Top Northland News Stories of 2019

Darren Danielson
Updated: December 31, 2019 10:41 PM

Congratulations - We made it through another year!


The Northland experienced both triumphs and tragedies throughout 2019. Before we close the door once and for all on the year past, we take a look back at a very busy year in local news. Here are some of the top Northland news stories of 2019. The 2019 John Beargrease sled dog marathon started 2019 with a race for the record books. Because the finish line turned into a family affair! At the end of the grueling 300 mile race, Finland, Minnesota's Blake Freking took first place. Then two hours later, his wife Jennifer shot across the finish line in second place.

E-cigarettes and vaping stories lit up the airwaves in 2019. More than 50 people died from vaping related illnesses, including one death recorded here in Duluth. Health officials urged people to stop vaping immediatly.

Virginia and Eveleth-Gilbert decided to join forces in education this year. Voters in all three communities voted to combine the two schools into one. Construction on the new high school could begin in 2020 and should take about two years to complete.

Big news in Wisconsin shook the political world all the way to Washington when U.S. Congressman Sean Duffy announced he was resigning. Duffy and his wife learned the child they were expecting would be born with medical complications. Republican candidates wanting to fill Duffy's remaining term will square off in a special primary election in February.

Major outdoor events brought tourists from near and far to the twin ports. Tens of thousands of runners and fans flocked to Duluth for another successful Grandmas Marathon weekend.

The 31st annual bayfront blues festival saw over 30 blues artists take the stage in bayfront festival park. And as soon as blues fest wrapped up, the festival of sail ramped up. Tall ships fans from around the country enjoyed touring the majestic vessels in August.

The floating museum, the William A. Irvin made an historic voyage in October. She was carefully returned to the Minnesota slip after the ship and the slip got some overdue maintenance. This was the first time the Irvin had been moved in 3-decades.

In November, the Duluth city council passed the controversial plastic bag ordinance. Shoppers will be charged a five-cent fee on single use plastic bags starting in April.

Tragedy struck the Adas Israel congregation in September when their historic Jewish synagogue went up in flames.

Crews were unable to save the synagogue, but several religious scrolls were rescued from the burning building. A 36-year old homeless man was charged for starting the fire.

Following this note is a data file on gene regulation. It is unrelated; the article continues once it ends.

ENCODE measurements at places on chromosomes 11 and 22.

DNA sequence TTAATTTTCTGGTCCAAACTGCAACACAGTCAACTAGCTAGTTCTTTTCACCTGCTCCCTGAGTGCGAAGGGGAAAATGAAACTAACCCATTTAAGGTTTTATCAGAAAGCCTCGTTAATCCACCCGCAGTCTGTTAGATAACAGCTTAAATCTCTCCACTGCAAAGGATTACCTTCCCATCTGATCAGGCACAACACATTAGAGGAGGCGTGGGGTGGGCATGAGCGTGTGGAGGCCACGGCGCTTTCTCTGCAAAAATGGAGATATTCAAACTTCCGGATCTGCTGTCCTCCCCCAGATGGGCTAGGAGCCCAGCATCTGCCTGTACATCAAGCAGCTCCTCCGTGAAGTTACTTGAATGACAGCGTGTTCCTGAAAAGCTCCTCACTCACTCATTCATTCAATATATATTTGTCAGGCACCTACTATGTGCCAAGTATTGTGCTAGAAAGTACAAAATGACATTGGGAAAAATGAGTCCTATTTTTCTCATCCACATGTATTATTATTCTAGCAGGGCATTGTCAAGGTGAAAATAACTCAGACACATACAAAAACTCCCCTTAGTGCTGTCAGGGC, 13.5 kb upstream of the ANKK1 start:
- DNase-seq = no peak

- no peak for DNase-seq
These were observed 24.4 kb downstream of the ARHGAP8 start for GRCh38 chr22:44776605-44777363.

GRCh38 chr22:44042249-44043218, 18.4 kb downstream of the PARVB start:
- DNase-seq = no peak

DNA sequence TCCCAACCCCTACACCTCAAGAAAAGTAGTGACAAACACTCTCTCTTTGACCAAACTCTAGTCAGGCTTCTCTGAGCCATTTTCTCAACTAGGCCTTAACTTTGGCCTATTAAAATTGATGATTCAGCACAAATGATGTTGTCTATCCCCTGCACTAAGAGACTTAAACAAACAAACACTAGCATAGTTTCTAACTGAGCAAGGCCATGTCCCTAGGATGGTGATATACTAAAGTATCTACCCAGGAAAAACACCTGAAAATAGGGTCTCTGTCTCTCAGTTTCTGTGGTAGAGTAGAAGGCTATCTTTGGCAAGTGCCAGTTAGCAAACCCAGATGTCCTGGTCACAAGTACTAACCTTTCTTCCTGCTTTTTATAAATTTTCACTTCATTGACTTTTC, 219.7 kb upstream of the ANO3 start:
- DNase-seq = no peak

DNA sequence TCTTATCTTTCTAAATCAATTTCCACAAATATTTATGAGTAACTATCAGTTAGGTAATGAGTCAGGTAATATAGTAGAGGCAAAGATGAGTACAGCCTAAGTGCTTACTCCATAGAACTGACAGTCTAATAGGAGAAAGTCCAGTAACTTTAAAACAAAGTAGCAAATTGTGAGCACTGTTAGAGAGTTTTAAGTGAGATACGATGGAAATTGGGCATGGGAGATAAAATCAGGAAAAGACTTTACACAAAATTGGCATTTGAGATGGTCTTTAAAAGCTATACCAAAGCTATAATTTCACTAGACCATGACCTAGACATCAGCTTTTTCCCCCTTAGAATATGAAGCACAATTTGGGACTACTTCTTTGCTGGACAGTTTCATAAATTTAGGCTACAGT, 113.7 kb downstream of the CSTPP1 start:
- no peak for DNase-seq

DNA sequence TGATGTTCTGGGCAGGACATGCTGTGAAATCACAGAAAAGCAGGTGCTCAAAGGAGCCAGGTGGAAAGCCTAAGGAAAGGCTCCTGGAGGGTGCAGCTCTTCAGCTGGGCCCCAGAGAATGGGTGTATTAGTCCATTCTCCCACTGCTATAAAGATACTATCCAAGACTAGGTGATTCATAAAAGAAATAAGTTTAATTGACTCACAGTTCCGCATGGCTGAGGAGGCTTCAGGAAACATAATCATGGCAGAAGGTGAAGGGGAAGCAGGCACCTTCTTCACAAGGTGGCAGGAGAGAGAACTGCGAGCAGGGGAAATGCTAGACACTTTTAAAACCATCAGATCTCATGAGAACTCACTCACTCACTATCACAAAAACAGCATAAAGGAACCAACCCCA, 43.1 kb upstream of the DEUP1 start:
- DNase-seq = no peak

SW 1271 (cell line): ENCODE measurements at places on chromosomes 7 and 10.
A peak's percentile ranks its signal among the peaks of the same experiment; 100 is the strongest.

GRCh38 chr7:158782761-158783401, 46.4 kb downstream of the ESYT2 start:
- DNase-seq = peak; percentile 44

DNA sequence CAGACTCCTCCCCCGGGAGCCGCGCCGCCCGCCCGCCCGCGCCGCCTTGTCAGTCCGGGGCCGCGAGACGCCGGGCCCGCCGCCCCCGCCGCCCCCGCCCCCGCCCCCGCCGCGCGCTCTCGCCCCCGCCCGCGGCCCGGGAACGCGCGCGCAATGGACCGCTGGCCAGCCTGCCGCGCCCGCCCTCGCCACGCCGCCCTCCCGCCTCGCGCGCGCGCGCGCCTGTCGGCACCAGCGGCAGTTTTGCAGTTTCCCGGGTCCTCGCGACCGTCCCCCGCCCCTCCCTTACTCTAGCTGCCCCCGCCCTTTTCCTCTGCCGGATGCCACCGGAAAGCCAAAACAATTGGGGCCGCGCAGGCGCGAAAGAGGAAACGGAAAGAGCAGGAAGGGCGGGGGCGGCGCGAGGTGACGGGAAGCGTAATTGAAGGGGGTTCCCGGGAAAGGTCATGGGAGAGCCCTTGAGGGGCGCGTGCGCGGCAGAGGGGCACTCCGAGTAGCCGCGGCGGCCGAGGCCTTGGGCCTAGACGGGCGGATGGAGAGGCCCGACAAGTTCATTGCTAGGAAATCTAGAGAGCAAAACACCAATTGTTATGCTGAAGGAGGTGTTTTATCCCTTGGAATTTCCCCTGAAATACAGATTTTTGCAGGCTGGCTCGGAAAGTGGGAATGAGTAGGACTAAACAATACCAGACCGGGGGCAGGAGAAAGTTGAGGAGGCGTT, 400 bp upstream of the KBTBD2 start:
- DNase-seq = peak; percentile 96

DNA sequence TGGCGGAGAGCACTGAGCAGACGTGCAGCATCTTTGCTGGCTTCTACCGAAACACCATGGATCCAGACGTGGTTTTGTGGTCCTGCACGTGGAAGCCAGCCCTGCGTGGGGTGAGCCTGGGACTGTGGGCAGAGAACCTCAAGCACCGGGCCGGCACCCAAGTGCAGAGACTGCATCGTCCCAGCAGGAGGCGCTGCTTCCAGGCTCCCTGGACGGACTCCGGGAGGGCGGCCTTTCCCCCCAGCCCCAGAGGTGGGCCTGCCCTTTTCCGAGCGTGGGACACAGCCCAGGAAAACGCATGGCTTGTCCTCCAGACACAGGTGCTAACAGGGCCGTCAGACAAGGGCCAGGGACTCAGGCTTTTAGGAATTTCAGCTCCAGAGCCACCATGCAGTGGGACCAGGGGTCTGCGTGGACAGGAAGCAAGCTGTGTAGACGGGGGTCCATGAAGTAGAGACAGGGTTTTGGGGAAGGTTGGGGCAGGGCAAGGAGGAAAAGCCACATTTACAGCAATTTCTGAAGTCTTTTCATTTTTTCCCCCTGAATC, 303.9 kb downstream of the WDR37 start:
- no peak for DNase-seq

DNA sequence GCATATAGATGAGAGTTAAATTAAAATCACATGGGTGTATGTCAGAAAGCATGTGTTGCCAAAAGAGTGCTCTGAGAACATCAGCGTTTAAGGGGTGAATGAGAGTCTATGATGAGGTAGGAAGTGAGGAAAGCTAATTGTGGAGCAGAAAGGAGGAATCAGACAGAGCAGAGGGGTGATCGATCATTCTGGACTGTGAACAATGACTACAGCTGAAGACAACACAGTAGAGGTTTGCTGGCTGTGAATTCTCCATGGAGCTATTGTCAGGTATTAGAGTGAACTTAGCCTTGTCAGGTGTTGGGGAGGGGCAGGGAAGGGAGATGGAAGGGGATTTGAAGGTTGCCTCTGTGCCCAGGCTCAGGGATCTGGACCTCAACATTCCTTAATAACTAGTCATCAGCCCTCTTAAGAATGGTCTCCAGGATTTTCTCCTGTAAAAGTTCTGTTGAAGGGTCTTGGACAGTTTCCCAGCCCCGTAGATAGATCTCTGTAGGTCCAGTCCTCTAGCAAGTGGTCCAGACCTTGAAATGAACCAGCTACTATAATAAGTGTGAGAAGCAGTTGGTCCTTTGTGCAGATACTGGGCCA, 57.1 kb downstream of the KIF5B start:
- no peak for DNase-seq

Our commute through downtown Duluth was unusually challenging this year. The first two phases of the Superior street reconstruction project blocked traffic for much of the year, but was finally reopened in November. Enjoy it while it lasts though, because phase three will close off Superior street again this spring.

A sad start to the holiday season when catholic bishop Paul Sirba passed away unexpectedly December 1st due to cardiac arrest. Catholics throughout the Northland paid their respects at his funeral mass. Pope Francis will choose a new bishop for the Duluth diocese, but there is no timeline announced yet.

Old man winter came for Thanksgiving this year, in for form of two strong back to back winter storms. They brought flooding, power outages and lots of abandoned vehicles. The city couldn't handle it all, prompting a formal, public apology from Duluth Mayor Emily Larson.

Nearly 22 inches of snow fell and powerful winds and waves coated the Duluth aerial lift bridge with so much ice that for the first time in history the lift bridge couldn't lift.

But the top Northland news story of 2019 - was 13-year old Jayme Closs being found alive. Jayme was taken from her home in Barron, Wisconsin by a man who first murdered her parents. Thousands of people prayed, hundreds of people searched, but after 88 days it was Jayme who rescued herself.

A beautiful victory for Jayme, and a poignant reminder to all of us to take hold of our own futures as we head into the new year.


Darren Danielson

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